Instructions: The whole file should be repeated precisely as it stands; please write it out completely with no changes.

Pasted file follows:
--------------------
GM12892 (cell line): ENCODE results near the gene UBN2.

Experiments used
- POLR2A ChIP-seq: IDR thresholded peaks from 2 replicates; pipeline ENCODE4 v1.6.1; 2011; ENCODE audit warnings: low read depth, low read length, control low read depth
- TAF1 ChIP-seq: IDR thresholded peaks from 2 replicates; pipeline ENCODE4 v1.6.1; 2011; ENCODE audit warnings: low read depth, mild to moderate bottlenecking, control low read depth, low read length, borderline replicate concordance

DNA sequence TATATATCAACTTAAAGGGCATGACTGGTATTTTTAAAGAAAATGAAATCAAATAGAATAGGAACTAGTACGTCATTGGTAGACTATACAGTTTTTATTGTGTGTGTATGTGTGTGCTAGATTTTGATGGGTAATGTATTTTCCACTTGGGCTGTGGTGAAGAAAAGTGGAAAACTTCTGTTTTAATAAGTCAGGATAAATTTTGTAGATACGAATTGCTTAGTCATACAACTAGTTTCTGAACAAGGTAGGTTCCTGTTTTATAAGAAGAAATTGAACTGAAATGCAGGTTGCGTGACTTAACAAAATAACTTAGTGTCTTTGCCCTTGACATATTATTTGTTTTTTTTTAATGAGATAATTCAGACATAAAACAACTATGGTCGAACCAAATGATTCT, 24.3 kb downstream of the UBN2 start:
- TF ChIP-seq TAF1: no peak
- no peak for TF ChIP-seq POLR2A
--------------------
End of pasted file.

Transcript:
GM12892 (cell line): ENCODE results near the gene UBN2.

Experiments used
- POLR2A ChIP-seq: IDR thresholded peaks from 2 replicates; pipeline ENCODE4 v1.6.1; 2011; ENCODE audit warnings: low read depth, low read length, control low read depth
- TAF1 ChIP-seq: IDR thresholded peaks from 2 replicates; pipeline ENCODE4 v1.6.1; 2011; ENCODE audit warnings: low read depth, mild to moderate bottlenecking, control low read depth, low read length, borderline replicate concordance

DNA sequence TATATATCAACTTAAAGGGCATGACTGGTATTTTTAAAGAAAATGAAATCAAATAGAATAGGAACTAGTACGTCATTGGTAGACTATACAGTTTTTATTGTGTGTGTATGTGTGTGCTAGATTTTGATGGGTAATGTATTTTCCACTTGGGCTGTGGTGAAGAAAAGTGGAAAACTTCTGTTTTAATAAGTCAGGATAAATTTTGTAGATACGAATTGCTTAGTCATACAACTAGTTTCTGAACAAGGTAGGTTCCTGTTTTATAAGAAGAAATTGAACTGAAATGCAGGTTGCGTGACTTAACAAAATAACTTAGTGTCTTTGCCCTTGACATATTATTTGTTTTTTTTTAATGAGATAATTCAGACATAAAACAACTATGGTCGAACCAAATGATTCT, 24.3 kb downstream of the UBN2 start:
- TF ChIP-seq TAF1: no peak
- no peak for TF ChIP-seq POLR2A